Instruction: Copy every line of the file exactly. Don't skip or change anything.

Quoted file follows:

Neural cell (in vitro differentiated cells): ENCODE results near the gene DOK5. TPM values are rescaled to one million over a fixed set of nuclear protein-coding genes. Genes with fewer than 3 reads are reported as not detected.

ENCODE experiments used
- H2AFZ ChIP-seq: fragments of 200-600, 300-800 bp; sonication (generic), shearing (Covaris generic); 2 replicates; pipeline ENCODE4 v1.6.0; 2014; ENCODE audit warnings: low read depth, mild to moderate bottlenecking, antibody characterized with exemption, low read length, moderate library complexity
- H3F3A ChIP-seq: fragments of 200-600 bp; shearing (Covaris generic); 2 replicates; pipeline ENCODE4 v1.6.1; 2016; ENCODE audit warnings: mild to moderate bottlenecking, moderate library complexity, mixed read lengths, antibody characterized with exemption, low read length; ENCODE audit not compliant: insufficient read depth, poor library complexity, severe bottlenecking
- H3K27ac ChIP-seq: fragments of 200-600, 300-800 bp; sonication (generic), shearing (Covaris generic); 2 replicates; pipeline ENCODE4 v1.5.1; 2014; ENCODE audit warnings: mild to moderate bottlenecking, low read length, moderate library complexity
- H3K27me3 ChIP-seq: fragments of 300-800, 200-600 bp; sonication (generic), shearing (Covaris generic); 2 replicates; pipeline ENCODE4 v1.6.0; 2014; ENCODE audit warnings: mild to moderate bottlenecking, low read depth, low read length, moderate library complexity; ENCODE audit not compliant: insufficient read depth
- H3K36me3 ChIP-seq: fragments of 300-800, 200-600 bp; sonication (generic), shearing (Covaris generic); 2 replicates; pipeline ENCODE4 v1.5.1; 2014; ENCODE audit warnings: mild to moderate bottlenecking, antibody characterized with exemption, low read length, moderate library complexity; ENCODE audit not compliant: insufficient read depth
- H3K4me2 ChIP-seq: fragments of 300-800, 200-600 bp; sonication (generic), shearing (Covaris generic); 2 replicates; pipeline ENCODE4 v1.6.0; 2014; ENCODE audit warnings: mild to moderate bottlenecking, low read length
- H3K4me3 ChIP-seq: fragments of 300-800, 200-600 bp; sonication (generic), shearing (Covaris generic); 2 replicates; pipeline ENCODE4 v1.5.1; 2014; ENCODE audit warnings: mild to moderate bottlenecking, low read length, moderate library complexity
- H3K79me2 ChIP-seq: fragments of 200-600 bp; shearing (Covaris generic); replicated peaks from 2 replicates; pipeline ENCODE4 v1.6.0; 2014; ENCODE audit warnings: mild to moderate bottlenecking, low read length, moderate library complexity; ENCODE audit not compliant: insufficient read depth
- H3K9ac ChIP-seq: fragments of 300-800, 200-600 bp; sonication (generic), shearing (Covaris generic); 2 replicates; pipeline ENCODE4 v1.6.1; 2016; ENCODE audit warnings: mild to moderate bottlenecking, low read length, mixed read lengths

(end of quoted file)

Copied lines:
Neural cell (in vitro differentiated cells): ENCODE results near the gene DOK5. TPM values are rescaled to one million over a fixed set of nuclear protein-coding genes. Genes with fewer than 3 reads are reported as not detected.

ENCODE experiments used
- H2AFZ ChIP-seq: fragments of 200-600, 300-800 bp; sonication (generic), shearing (Covaris generic); 2 replicates; pipeline ENCODE4 v1.6.0; 2014; ENCODE audit warnings: low read depth, mild to moderate bottlenecking, antibody characterized with exemption, low read length, moderate library complexity
- H3F3A ChIP-seq: fragments of 200-600 bp; shearing (Covaris generic); 2 replicates; pipeline ENCODE4 v1.6.1; 2016; ENCODE audit warnings: mild to moderate bottlenecking, moderate library complexity, mixed read lengths, antibody characterized with exemption, low read length; ENCODE audit not compliant: insufficient read depth, poor library complexity, severe bottlenecking
- H3K27ac ChIP-seq: fragments of 200-600, 300-800 bp; sonication (generic), shearing (Covaris generic); 2 replicates; pipeline ENCODE4 v1.5.1; 2014; ENCODE audit warnings: mild to moderate bottlenecking, low read length, moderate library complexity
- H3K27me3 ChIP-seq: fragments of 300-800, 200-600 bp; sonication (generic), shearing (Covaris generic); 2 replicates; pipeline ENCODE4 v1.6.0; 2014; ENCODE audit warnings: mild to moderate bottlenecking, low read depth, low read length, moderate library complexity; ENCODE audit not compliant: insufficient read depth
- H3K36me3 ChIP-seq: fragments of 300-800, 200-600 bp; sonication (generic), shearing (Covaris generic); 2 replicates; pipeline ENCODE4 v1.5.1; 2014; ENCODE audit warnings: mild to moderate bottlenecking, antibody characterized with exemption, low read length, moderate library complexity; ENCODE audit not compliant: insufficient read depth
- H3K4me2 ChIP-seq: fragments of 300-800, 200-600 bp; sonication (generic), shearing (Covaris generic); 2 replicates; pipeline ENCODE4 v1.6.0; 2014; ENCODE audit warnings: mild to moderate bottlenecking, low read length
- H3K4me3 ChIP-seq: fragments of 300-800, 200-600 bp; sonication (generic), shearing (Covaris generic); 2 replicates; pipeline ENCODE4 v1.5.1; 2014; ENCODE audit warnings: mild to moderate bottlenecking, low read length, moderate library complexity
- H3K79me2 ChIP-seq: fragments of 200-600 bp; shearing (Covaris generic); replicated peaks from 2 replicates; pipeline ENCODE4 v1.6.0; 2014; ENCODE audit warnings: mild to moderate bottlenecking, low read length, moderate library complexity; ENCODE audit not compliant: insufficient read depth
- H3K9ac ChIP-seq: fragments of 300-800, 200-600 bp; sonication (generic), shearing (Covaris generic); 2 replicates; pipeline ENCODE4 v1.6.1; 2016; ENCODE audit warnings: mild to moderate bottlenecking, low read length, mixed read lengths